Cinnamon (pronounced /ˈsɪnəmən/ SIN-ə-mən or /ˈsɪnəmʌn/ SIN-ə-mun) is a spice obtained from the inner bark of several trees from the genus Cinnamomum which can be used in both sweet and savoury foods. Cinnamon trees are native to South East Asia, and its origin was mysterious in Europe until the sixteenth century.
Food features:Ceylon cinnamon, using only the thin inner bark, has a finer, less dense, and more crumbly texture, and is considered to be less strong than cassia. Cassia has a much stronger (somewhat harsher) flavour than Ceylon cinnamon, is generally a medium to light reddish brown, hard and woody in texture, and thicker (2–3 mm (0.079–0.12 in) thick), as all of the layers of bark are used.
Place of origin:Cinnamon trees are native to South East Asia, and its origin was mysterious in Europe until the sixteenth century.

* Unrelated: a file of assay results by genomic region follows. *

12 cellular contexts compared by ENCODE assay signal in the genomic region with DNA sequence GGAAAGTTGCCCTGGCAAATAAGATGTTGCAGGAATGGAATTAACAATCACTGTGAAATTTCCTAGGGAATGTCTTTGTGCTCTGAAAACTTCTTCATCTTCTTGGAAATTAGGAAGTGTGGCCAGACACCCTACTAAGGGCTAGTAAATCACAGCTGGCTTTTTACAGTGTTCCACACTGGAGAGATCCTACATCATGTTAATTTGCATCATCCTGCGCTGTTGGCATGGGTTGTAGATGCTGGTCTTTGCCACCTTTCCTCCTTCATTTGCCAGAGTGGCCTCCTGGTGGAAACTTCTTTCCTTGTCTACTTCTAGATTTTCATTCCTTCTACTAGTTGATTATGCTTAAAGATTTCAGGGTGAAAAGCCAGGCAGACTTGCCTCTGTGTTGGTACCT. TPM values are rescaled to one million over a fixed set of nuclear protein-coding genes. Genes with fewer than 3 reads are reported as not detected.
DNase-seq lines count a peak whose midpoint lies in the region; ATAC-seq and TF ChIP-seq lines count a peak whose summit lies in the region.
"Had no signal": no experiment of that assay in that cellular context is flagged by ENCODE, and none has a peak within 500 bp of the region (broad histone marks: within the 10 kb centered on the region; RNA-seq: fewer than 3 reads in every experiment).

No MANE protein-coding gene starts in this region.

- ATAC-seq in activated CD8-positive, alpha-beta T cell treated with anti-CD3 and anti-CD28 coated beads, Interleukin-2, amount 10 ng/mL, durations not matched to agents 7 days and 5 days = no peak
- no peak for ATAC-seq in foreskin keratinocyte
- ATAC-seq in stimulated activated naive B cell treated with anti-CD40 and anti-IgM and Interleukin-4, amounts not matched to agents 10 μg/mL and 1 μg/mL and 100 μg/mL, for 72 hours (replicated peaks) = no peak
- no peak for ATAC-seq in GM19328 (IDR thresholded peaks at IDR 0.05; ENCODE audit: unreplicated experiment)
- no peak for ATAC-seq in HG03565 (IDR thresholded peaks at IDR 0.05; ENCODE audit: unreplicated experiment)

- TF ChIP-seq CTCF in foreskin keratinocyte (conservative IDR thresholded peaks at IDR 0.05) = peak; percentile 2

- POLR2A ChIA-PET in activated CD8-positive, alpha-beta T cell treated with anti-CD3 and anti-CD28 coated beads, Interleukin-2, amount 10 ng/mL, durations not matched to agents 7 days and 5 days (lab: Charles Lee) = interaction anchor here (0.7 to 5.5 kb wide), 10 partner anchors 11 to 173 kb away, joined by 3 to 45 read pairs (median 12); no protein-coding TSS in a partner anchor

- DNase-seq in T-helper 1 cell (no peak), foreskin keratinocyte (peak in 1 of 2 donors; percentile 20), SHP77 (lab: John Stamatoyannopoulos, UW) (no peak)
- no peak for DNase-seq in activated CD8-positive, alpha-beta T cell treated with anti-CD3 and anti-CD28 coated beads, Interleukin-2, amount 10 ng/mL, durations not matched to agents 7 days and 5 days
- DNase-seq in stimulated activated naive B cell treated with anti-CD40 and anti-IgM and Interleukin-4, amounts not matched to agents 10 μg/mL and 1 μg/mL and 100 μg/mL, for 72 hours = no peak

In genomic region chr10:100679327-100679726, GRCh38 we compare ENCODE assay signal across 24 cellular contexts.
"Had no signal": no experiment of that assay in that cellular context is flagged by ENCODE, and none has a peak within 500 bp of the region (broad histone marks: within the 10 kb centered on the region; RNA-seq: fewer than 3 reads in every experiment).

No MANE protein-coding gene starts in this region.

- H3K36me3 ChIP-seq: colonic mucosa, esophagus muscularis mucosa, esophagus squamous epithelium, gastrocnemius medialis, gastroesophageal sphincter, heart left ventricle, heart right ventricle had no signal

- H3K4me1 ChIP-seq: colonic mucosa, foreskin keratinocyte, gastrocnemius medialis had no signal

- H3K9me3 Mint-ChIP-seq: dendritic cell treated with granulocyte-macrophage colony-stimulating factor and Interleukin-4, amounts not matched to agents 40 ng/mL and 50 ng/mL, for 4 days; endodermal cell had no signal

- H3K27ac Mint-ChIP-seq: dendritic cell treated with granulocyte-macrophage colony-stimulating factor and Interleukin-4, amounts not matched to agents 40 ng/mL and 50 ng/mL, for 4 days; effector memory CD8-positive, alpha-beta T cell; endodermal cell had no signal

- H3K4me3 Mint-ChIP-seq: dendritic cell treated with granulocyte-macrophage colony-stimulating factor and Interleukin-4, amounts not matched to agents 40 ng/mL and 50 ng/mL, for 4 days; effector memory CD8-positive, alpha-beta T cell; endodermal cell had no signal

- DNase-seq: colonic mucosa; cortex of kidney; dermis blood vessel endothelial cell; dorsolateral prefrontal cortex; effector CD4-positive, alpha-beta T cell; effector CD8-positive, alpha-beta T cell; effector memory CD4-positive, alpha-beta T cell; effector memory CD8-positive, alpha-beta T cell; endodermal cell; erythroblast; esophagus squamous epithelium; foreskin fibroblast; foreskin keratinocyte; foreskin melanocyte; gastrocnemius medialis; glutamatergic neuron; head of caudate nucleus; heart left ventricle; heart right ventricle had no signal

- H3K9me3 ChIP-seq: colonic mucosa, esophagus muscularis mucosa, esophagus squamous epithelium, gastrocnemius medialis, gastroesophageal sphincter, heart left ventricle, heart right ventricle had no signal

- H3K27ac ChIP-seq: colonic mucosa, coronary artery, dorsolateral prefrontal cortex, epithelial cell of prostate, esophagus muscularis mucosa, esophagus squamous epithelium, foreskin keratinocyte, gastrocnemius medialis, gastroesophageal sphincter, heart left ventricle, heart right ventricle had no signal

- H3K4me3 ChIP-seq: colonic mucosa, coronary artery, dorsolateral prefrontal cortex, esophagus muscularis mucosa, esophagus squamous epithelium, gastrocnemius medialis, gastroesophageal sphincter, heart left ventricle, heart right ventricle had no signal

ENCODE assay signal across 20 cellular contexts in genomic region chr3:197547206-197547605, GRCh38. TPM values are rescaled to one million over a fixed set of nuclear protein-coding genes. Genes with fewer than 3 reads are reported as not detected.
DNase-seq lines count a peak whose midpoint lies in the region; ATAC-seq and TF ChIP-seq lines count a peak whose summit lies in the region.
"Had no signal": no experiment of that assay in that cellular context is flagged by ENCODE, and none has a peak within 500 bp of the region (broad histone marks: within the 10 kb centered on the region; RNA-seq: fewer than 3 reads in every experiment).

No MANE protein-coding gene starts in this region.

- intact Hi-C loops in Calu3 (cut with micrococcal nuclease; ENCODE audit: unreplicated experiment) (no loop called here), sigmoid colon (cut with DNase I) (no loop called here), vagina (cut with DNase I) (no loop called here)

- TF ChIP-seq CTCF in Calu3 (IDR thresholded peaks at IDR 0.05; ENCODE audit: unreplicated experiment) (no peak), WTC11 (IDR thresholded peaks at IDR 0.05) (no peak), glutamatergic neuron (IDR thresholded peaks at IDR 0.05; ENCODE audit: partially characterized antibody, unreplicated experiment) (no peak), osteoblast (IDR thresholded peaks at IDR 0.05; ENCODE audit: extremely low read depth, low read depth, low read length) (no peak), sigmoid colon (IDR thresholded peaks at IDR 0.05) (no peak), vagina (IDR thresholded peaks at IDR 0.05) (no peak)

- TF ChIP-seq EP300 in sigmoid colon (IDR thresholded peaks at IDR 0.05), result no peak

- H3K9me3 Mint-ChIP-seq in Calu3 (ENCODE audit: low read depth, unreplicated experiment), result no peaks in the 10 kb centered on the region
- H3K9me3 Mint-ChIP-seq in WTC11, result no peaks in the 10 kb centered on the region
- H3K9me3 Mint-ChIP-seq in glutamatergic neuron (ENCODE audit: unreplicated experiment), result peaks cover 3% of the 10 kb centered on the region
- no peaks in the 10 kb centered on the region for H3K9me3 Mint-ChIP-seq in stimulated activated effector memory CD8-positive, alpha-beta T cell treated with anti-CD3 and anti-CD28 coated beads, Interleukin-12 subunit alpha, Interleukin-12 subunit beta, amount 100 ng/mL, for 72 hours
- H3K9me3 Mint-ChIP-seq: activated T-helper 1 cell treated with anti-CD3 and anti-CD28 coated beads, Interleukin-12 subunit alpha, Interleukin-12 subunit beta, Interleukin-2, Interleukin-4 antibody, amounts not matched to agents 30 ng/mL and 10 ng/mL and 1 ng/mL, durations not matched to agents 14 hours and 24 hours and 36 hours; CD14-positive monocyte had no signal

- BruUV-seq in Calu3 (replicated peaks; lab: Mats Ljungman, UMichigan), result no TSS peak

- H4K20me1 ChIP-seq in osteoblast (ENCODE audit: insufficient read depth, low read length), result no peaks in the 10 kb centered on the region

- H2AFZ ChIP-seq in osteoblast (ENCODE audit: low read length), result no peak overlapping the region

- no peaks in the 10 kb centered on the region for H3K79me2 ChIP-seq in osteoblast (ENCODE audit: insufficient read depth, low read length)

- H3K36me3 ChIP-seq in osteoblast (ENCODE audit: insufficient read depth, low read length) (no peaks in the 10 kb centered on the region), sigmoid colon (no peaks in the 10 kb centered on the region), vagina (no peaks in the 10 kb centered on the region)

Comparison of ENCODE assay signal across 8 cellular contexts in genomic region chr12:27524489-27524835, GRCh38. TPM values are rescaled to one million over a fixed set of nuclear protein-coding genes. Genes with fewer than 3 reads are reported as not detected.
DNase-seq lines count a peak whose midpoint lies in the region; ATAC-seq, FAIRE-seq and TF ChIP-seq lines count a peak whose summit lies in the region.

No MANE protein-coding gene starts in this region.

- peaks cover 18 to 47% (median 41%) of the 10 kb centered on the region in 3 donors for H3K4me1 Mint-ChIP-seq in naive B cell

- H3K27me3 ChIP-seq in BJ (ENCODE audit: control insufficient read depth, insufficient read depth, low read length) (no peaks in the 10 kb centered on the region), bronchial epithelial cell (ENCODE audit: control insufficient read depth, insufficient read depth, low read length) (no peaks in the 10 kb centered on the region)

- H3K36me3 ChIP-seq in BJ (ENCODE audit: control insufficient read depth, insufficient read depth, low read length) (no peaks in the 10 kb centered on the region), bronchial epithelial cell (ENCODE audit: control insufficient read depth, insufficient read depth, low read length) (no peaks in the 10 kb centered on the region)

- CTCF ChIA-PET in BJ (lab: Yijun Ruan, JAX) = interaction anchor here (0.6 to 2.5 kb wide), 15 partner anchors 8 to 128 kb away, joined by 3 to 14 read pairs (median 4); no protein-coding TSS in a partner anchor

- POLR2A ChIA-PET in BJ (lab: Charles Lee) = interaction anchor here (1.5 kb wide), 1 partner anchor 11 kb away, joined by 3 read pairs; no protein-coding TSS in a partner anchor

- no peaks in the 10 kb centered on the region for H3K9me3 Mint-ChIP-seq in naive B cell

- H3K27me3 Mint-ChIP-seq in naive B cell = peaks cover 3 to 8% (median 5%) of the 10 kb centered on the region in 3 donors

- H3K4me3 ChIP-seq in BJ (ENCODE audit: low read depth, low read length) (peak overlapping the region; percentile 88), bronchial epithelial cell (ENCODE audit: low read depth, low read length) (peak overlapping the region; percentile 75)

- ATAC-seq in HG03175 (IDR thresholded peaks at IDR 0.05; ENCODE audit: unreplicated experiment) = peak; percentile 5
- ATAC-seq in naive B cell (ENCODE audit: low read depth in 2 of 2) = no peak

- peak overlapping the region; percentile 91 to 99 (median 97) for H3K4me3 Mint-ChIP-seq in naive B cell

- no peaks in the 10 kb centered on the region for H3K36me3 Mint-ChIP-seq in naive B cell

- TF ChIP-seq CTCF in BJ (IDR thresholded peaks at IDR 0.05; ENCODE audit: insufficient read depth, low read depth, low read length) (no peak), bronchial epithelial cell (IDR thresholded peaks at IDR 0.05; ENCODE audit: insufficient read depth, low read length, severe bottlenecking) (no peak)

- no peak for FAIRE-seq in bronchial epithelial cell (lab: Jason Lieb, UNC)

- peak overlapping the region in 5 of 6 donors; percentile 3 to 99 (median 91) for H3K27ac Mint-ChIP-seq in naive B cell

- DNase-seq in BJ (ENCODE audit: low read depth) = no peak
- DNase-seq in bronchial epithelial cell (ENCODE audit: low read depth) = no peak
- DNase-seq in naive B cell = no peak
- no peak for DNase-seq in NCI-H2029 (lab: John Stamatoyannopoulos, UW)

Nutrition:Cinnamon bark is widely used as a spice. It is principally employed in cookery as a condiment and flavoring material. It is used in the preparation of chocolate, especially in Mexico, which is the main importer of true cinnamon.It is also used in the preparation of some kinds of desserts, such as apple pie, donuts, and cinnamon buns as well as spicy candies, tea, hot cocoa, and liqueurs.
Dietotherapy function:In medicine it acts like other volatile oils and once had a reputation as a cure for colds. It has also been used to treat diarrhea and other problems of the digestive system.Cinnamon is high in antioxidant activity.The essential oil of cinnamon also has antimicrobial properties,which can aid in the preservation of certain foods.